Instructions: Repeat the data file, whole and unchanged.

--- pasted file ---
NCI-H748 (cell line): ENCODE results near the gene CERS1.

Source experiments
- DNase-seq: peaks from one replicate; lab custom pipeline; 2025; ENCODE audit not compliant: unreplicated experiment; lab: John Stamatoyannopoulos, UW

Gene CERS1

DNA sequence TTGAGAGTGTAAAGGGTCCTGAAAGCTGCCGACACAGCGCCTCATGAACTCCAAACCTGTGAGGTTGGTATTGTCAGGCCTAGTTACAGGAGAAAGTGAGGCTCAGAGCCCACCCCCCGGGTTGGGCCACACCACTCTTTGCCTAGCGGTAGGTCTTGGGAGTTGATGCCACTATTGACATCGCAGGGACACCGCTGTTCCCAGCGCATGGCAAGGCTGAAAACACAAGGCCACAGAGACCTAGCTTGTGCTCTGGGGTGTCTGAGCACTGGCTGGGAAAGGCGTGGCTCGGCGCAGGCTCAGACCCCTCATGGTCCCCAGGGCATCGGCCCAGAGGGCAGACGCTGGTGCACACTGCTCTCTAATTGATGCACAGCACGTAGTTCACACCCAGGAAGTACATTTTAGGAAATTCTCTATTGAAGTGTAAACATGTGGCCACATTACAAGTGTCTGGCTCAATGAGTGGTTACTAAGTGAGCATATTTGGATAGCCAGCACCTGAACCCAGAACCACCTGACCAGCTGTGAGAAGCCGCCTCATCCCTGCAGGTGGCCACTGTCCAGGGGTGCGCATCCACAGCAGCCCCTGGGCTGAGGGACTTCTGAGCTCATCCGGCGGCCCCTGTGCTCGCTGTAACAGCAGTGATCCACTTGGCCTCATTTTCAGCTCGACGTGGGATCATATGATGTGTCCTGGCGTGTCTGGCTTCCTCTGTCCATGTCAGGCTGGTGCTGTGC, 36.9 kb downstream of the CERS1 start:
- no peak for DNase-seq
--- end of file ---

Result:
NCI-H748 (cell line): ENCODE results near the gene CERS1.

Source experiments
- DNase-seq: peaks from one replicate; lab custom pipeline; 2025; ENCODE audit not compliant: unreplicated experiment; lab: John Stamatoyannopoulos, UW

Gene CERS1

DNA sequence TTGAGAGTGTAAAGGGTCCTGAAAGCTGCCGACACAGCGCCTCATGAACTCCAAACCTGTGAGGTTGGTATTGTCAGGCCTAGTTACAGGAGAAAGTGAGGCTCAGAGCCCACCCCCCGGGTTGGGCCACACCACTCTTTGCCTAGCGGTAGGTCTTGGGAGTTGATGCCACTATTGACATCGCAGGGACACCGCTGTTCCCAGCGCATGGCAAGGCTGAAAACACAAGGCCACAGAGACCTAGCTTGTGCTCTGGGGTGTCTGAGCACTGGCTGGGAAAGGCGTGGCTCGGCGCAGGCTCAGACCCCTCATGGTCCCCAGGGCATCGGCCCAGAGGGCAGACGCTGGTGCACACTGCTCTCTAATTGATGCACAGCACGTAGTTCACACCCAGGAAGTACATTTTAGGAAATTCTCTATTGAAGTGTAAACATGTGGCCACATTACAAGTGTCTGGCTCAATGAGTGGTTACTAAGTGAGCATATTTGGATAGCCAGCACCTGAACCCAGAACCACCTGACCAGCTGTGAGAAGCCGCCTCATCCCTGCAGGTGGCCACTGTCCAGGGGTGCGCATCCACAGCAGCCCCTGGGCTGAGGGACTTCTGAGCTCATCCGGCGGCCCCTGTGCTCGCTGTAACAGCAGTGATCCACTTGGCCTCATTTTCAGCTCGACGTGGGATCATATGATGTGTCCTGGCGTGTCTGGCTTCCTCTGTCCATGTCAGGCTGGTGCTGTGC, 36.9 kb downstream of the CERS1 start:
- no peak for DNase-seq